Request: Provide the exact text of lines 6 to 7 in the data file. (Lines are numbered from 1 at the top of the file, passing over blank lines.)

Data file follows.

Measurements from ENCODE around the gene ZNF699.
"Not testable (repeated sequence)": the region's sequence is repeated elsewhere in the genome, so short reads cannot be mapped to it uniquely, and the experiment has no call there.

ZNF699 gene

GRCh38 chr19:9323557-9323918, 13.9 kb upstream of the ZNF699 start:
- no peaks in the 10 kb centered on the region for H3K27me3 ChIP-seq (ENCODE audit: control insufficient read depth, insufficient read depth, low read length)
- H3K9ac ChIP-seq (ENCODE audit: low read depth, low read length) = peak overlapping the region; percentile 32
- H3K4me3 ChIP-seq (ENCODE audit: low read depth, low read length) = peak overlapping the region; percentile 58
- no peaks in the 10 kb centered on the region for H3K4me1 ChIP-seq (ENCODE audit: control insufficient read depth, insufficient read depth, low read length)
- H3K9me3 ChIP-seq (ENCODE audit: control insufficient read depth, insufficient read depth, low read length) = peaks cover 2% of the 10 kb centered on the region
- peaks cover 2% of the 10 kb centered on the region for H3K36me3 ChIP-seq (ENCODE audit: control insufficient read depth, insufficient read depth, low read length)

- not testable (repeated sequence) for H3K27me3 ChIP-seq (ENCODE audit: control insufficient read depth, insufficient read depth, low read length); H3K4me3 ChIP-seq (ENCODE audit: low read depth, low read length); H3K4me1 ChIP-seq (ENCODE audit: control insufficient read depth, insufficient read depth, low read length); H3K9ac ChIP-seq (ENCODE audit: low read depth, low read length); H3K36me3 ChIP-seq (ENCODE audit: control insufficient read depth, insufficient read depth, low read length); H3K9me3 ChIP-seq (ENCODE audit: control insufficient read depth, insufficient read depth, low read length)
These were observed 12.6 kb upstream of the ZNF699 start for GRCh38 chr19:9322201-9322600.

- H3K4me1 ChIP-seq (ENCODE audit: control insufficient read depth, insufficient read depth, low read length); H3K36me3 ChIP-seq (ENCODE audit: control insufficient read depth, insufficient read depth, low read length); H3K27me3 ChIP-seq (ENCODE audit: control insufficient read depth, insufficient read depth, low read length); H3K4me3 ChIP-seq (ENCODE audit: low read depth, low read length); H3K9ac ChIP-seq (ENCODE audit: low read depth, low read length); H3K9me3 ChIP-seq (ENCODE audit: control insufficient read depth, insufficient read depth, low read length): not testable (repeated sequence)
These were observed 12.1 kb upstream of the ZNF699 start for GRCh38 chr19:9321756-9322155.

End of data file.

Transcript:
- H3K9ac ChIP-seq (ENCODE audit: low read depth, low read length) = peak overlapping the region; percentile 32
- H3K4me3 ChIP-seq (ENCODE audit: low read depth, low read length) = peak overlapping the region; percentile 58